BEIJING (Reuters) – Large crowds have been drawn to Canada Goose’s new outdoor wear store in downtown Beijing, its first in mainland China, since its opening on Friday, despite sub-zero temperatures and a chill in China’s relations with Canada.
A sign of Canadian luxury parka maker Canada Goose is pictured at its newly opened flagship store in Sanlitun area of Beijing, China December 31, 2018. REUTERS/Martin Pollard
A long line of shoppers in thick winter coats queued outside the two-storey store on Monday afternoon, with waiting times of an hour or more for a look at Canada Goose’s 9,000 yuan ($1,300) parkas.
Canada Goose staff were seen walking up and down the queue asking shoppers which product they were looking for and then telling them whether or not they had it in stock.
“It’s been popular for ages but Beijing didn’t have one, only Hong Kong. So everyone’s come to see it,” said Long Hua, 32, lining up outside the store with a friend.
Ties between China and Canada have turned frosty since the arrest of a top Chinese executive in Vancouver at the request of the United States in December and the subsequent arrest of two Canadians in China on suspicion of endangering state security.
Canada Goose opened its Beijing store about two weeks later than initially planned. It has made no connection between the delay and the heightened tensions between the two governments, saying earlier this month that the postponement was due to construction work.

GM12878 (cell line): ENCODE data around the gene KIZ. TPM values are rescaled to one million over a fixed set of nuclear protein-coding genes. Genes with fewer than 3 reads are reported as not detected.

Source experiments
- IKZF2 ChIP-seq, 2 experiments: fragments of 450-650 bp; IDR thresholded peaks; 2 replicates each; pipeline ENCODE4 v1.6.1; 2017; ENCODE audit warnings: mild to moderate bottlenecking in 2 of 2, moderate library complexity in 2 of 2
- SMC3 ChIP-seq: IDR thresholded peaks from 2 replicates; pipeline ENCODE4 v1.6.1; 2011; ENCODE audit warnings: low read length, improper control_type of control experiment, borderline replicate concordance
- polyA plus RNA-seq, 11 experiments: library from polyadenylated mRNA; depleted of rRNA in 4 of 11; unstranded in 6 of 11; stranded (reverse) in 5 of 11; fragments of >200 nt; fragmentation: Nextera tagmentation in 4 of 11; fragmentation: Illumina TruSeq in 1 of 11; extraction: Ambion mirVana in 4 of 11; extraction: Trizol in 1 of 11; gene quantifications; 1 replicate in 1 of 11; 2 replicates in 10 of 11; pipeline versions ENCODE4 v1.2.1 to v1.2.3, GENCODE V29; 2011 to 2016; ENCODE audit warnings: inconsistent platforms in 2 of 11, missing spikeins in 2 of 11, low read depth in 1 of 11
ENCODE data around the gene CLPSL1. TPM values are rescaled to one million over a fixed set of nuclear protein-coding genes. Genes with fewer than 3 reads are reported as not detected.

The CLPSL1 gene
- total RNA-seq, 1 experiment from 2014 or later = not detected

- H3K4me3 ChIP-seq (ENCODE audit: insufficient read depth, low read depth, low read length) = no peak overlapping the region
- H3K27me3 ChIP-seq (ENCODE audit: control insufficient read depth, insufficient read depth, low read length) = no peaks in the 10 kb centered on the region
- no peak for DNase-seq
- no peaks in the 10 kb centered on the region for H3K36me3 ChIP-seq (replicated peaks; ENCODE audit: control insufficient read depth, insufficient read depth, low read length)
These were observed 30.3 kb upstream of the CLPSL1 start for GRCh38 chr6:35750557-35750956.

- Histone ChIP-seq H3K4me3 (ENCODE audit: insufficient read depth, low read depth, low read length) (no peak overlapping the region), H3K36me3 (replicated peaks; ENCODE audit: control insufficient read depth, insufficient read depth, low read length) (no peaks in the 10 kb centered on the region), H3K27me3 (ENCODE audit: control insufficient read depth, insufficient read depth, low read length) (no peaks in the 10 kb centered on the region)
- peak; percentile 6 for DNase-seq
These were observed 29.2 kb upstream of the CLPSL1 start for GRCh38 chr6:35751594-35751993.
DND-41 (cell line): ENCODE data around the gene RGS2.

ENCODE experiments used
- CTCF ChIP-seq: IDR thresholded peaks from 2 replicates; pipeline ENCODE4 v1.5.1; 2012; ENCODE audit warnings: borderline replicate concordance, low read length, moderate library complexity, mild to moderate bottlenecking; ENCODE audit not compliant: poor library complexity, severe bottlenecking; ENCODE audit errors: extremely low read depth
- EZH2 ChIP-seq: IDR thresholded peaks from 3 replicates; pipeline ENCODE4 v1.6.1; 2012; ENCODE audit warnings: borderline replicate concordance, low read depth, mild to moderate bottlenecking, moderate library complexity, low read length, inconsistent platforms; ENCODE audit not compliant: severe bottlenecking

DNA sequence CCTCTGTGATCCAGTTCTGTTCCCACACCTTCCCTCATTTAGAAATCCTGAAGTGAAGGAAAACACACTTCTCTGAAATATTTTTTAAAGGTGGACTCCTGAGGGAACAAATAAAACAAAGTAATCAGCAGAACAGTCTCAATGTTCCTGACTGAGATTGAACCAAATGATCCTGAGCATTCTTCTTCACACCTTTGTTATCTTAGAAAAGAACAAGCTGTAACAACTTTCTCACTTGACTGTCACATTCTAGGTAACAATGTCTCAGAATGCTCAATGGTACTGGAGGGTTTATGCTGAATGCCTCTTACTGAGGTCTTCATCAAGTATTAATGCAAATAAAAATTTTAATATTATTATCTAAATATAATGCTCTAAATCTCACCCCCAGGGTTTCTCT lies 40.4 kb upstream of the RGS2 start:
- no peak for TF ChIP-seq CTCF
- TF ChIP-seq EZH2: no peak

On Monday, construction workers were still seen on scaffolding on one side of the store.
The Toronto-listed parka maker has made no mention of the Beijing store opening on its Chinese social media platforms, although the store in Beijing’s swanky Sanlitun district is now listed on the company’s global website.
“We are proud of our newest store in China and look forward to welcoming our fans,” Canada Goose said in an email to Reuters on Monday.
A buoyant sales outlook for mainland China has been shaken in recent weeks by some caustic posts on Chinese social media calling for the boycott of Canada Goose products following Canada’s arrest of Huawei Technologies Co [HWT.UL] Chief Financial Officer Meng Wanzhou.
Shares of Canada Goose have fallen about 37 percent in Toronto trading since Meng’s detention and the ensuing strains between the two countries.
Meng, the daughter of Huawei’s founder, faces U.S. allegations that she misled multinational banks about Iran-linked transactions, putting the banks at risk of violating U.S. sanctions.
Meng has said she is innocent.
The stakes are high for the maker of high-end goose-down coats, which enjoy significant brand recognition in China’s big cities.
Chinese customers account for more than a third of spending on luxury products worldwide, and are increasingly shopping in their home market rather than overseas.
Earlier this year, Canada Goose opened its first store in Hong Kong.
Reporting by Martin Pollard and Ryan Woo; editing by Christopher Cushing and Jason Neely